TABLE II______________________________________In the Table, the numbers show the % uniformity of stretch atthe conditions described and the letter indicates surface smoothnessat the conditions shown.                 Comparative                 Runs     Ex. 1          Ex. 2  Ex. 3  Ex. 4                             A    B    C______________________________________Uniformity of       75A    80A    83A  88A   D   78B  61Cstretch at lubri-cant loading of 17%and stretch rate of22% per second (4)Uniformity of       84B    80B    89A  80B  45C   D   72Cstretch at lubri-cant loading of 23%and stretch rate of100% per second (5)Uniformity of       95A    92A    85A  90A  24C  97A  79Bstretch at lubri-cant loading of 17%and stretch rate of100% per second (5)Uniformity of       75B    83B    94B  77B   D    D   72Cstretch at lubri-cant loading of 23%and stretch rate of22% per second (4)Uniformity of       77B    84B    94A  83B   D    D    Dstretch at lubri-cant loading of 17%and stretch rate of10% per second (5)Uniformity of       75B    96A    97B  97B  65C  68C  46Cstretch at lubri-cant loading of 10%and stretch rate of100% per second (5)Uniformity of       79B    83B    95B  78B   D    D   54Cstretch at lubri-cant loading of 25%and stretch rate of100% per second (5)______________________________________ Footnotes for Tables I and II (1) From TFE pressure up to TFE feed off. TFE reacted is 14.1 kg (2) TFE reacted is 16.36 kg (3) Sample broke during stretching (4) 1000% total stretch (5) 1500% total stretch A Smooth even appearance B Slightly uneven appearance C Uneven appearance D Specimen severed (broke) during stretch test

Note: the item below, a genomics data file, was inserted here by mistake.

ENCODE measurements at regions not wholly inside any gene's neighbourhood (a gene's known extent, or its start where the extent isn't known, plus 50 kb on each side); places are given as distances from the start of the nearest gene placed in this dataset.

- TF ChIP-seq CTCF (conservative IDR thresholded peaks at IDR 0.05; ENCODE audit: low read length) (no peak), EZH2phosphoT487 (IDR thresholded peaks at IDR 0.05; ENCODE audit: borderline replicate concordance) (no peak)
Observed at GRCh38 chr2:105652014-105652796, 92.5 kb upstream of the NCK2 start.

Claims (3)

I claim: